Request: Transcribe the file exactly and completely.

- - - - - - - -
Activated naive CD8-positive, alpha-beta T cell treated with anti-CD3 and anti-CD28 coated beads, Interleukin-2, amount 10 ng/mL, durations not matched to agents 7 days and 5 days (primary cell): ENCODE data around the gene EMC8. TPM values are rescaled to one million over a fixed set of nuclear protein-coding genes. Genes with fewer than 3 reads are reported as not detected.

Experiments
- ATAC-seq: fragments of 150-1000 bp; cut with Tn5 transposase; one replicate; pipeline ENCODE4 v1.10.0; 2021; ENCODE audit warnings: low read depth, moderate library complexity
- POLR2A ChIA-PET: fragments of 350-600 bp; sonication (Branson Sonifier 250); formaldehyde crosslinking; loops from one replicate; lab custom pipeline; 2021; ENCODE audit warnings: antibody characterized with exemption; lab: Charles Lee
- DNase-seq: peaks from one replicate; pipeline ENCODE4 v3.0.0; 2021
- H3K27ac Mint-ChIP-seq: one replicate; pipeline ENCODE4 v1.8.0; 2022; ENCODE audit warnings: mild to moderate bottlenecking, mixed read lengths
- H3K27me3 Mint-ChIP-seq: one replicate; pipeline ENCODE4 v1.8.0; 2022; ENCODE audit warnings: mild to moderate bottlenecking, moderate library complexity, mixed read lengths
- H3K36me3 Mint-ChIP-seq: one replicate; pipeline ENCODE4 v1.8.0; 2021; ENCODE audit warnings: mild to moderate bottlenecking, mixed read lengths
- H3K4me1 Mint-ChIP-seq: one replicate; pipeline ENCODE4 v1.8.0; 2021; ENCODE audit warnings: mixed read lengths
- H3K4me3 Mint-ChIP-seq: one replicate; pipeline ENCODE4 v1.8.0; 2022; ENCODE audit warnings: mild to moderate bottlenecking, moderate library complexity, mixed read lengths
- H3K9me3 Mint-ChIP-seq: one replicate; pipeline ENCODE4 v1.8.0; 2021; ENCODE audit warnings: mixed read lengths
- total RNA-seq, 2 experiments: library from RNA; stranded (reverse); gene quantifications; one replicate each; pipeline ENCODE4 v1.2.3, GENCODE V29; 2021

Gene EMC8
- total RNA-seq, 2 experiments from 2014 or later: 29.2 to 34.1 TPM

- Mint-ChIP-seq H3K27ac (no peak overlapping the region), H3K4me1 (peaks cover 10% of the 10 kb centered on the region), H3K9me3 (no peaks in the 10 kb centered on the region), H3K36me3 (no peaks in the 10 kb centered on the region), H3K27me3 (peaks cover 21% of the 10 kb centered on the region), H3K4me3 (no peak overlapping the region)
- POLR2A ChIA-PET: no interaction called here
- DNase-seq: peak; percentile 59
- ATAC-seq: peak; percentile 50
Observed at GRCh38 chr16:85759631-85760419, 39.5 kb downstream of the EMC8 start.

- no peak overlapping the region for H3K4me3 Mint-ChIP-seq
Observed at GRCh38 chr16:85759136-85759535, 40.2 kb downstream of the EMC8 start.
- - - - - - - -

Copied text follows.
Activated naive CD8-positive, alpha-beta T cell treated with anti-CD3 and anti-CD28 coated beads, Interleukin-2, amount 10 ng/mL, durations not matched to agents 7 days and 5 days (primary cell): ENCODE data around the gene EMC8. TPM values are rescaled to one million over a fixed set of nuclear protein-coding genes. Genes with fewer than 3 reads are reported as not detected.

Experiments
- ATAC-seq: fragments of 150-1000 bp; cut with Tn5 transposase; one replicate; pipeline ENCODE4 v1.10.0; 2021; ENCODE audit warnings: low read depth, moderate library complexity
- POLR2A ChIA-PET: fragments of 350-600 bp; sonication (Branson Sonifier 250); formaldehyde crosslinking; loops from one replicate; lab custom pipeline; 2021; ENCODE audit warnings: antibody characterized with exemption; lab: Charles Lee
- DNase-seq: peaks from one replicate; pipeline ENCODE4 v3.0.0; 2021
- H3K27ac Mint-ChIP-seq: one replicate; pipeline ENCODE4 v1.8.0; 2022; ENCODE audit warnings: mild to moderate bottlenecking, mixed read lengths
- H3K27me3 Mint-ChIP-seq: one replicate; pipeline ENCODE4 v1.8.0; 2022; ENCODE audit warnings: mild to moderate bottlenecking, moderate library complexity, mixed read lengths
- H3K36me3 Mint-ChIP-seq: one replicate; pipeline ENCODE4 v1.8.0; 2021; ENCODE audit warnings: mild to moderate bottlenecking, mixed read lengths
- H3K4me1 Mint-ChIP-seq: one replicate; pipeline ENCODE4 v1.8.0; 2021; ENCODE audit warnings: mixed read lengths
- H3K4me3 Mint-ChIP-seq: one replicate; pipeline ENCODE4 v1.8.0; 2022; ENCODE audit warnings: mild to moderate bottlenecking, moderate library complexity, mixed read lengths
- H3K9me3 Mint-ChIP-seq: one replicate; pipeline ENCODE4 v1.8.0; 2021; ENCODE audit warnings: mixed read lengths
- total RNA-seq, 2 experiments: library from RNA; stranded (reverse); gene quantifications; one replicate each; pipeline ENCODE4 v1.2.3, GENCODE V29; 2021

Gene EMC8
- total RNA-seq, 2 experiments from 2014 or later: 29.2 to 34.1 TPM

- Mint-ChIP-seq H3K27ac (no peak overlapping the region), H3K4me1 (peaks cover 10% of the 10 kb centered on the region), H3K9me3 (no peaks in the 10 kb centered on the region), H3K36me3 (no peaks in the 10 kb centered on the region), H3K27me3 (peaks cover 21% of the 10 kb centered on the region), H3K4me3 (no peak overlapping the region)
- POLR2A ChIA-PET: no interaction called here
- DNase-seq: peak; percentile 59
- ATAC-seq: peak; percentile 50
Observed at GRCh38 chr16:85759631-85760419, 39.5 kb downstream of the EMC8 start.

- no peak overlapping the region for H3K4me3 Mint-ChIP-seq
Observed at GRCh38 chr16:85759136-85759535, 40.2 kb downstream of the EMC8 start.